University of Chicago protest: President says pro-Palestinian encampment 'cannot continue'

Campus police step in after altercation between opposing protest groups turns physical

Saturday, May 4, 2024
Pro-Palestinian encampment 'cannot continue,' UChicago president says
The University of Chicago, or UChicago, president said Friday that a student pro-Palestinian encampment on the college campus "cannot continue."

CHICAGO (WLS) -- University of Chicago's president said in a message Friday that a pro-Palestinian encampment on the South Side campus' quad "cannot continue."

The statement comes as there was a clash between protesters during the day Friday. The tense scene on campus had calmed down as of Friday evening.

President Paul Alivisatos said protesters have expressed their views for the last four days.

"Out of principle we provide the greatest leeway possible for free expression, even expression of viewpoints that some find deeply offensive, even in rare cases at the expense of some policy violations-for a time," he said.

Alivisatos and the provost met with protesters Thursday, and said they "shared genuine and powerful statements about what has brought them to the encampment."

He said he regrets they have not yet found common ground.

"The nature of their demands are such that we could not accede. There remain, however, numerous ways consistent with our principles and policies for the protesters to advance their views. We are prepared to support meaningful engagement on the issues that the protesters have called attention to," Alivisatos said.

He added that previously the university said it would only intervene if the protests blocked the learning or expression of others or substantially disrupted the functioning or safety of the school.

"Without an agreement to end the encampment, we have reached that point," he said.

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Alivisatos added that the encampment has created systematic disruption on campus, including disrupted learning, destruction of an approved installation of Israeli flags, shouting down speakers, vandalism and graffiti on historic buildings and co-opting the university flagpole to fly the Palestinian flag.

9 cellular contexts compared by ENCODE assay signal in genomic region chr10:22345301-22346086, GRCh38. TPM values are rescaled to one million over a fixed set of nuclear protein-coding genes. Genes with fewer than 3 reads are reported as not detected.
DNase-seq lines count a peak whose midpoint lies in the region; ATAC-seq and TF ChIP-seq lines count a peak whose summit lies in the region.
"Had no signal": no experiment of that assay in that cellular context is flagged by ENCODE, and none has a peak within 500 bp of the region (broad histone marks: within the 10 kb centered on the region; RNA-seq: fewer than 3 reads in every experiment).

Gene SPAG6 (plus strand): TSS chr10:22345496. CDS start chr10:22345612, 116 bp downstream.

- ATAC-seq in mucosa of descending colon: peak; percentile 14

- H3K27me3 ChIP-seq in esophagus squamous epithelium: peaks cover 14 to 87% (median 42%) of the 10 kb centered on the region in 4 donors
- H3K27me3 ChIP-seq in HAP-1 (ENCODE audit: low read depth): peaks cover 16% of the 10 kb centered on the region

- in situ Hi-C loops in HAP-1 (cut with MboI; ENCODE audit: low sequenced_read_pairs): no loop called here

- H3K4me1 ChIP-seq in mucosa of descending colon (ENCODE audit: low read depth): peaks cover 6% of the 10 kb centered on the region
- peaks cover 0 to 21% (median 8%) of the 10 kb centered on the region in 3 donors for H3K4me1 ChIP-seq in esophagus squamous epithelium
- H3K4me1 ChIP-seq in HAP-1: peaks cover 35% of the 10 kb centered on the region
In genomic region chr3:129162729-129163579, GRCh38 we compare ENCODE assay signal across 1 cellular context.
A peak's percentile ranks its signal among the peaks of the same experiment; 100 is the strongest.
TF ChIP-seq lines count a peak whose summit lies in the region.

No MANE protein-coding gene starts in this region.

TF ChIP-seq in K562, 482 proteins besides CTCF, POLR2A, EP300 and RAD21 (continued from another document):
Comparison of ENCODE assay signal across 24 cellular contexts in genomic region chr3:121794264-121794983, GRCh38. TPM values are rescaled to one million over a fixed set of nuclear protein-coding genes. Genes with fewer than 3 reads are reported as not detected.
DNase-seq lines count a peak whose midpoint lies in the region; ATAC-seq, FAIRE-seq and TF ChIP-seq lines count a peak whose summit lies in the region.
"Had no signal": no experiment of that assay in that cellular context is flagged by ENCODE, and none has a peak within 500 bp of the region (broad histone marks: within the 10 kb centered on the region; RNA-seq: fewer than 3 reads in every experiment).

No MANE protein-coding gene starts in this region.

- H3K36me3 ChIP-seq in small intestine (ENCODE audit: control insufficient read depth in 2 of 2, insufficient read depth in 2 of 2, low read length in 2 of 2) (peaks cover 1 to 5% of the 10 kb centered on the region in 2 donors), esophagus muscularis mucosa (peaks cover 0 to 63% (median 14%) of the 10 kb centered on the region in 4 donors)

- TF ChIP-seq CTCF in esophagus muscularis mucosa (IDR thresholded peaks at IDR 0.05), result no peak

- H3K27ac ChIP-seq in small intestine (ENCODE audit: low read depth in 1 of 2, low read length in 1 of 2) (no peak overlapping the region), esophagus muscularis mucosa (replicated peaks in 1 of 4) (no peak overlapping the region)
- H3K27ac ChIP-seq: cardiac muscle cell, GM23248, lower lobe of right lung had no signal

"I hope that he takes action soon so that more of these escalations don't happen," said Joshua Weisskopf, University of Chicago senior student and president of Maroons for Israel.

He also said the encampment is stretching police resources.

A spokesperson for UChicago United for Palestine also said the group could not reach an agreement with the university. The organization's demands include disclosing the school's investments.

Just after 1 p.m., UChicago said in a post on X, formerly Twitter, "please avoid the Main Quad area. Reports of physical altercations."

There were some tense moments Friday, as students holding American flags began marching into the encampment.

Chopper 7 was over dueling protests at the University of Chicago Friday.

The altercation turned physical at one point, eventually forcing campus police to step in.

Five days into the encampment, some counter-protesters decided to take action.

Dozens of students were holding American flags, chanting USA and singing the national anthem.

Both sides stood firm, shouting dueling chants at one another. Then, some protesters began shoving. A brief scuffle broke out, with emotions running high.

"We are Americans. We stand for the freedom of speech, but what we don't stand for is vandalism and occupying things, blocking students. We are here to study. We're here to learn, and they are impeding that. And we're not going to stand for that," UChicago student Arthur Long said.

Jewish students with Maroons for Israel were having a peaceful picnic at the time, steps away.

"It's pretty upsetting. Nobody wants to see escalation. Nobody wants to see students and peers pitted against each other," Talia Elkin said.

Pro-Palestinian protester Hassan said he was not there to escalate the situation.

"We are here to achieve our demands," Hassan said. "If they (university officials) want to intervene, it's a sign of how deep their complicity is. But we are standing here, steadfast in solidarity with Gaza and in strength with our demands of divestment."

The university has not said when or how it plans to intervene.

"We understand that the university is willing to give us criminal records before degrees, and I don't think that a raid is beneath them," said Youssef Hasweh, University of Chicago senior student and pro-Palestinian protester.

Arrests at campus protests across the country had President Joe Biden weighing in Thursday.

He cast the protests as a balance between two fundamental American ideals: the right to freedom of speech and assembly and the rule of law.

"So, let me be clear, peaceful protest in America: Violent protest is not protected. Peaceful protest is," Biden said. "Threatening people, intimidating people, instilling fear in people is not peaceful protest; it's against the law."

Jewish students at University of Chicago previously said the demonstration there continues to make them feel uncomfortable, especially if there are non-students involved.

"It's more nuanced than people sort of yelling slurs at me. I think we can be made to feel unsafe even if people aren't yelling slurs," said Matthew Wieseltier, a University of Chicago Jewish student.

There have been thousands of arrests at college demonstrations nationwide. About half of them at campuses in New York were of people not affiliated with any university.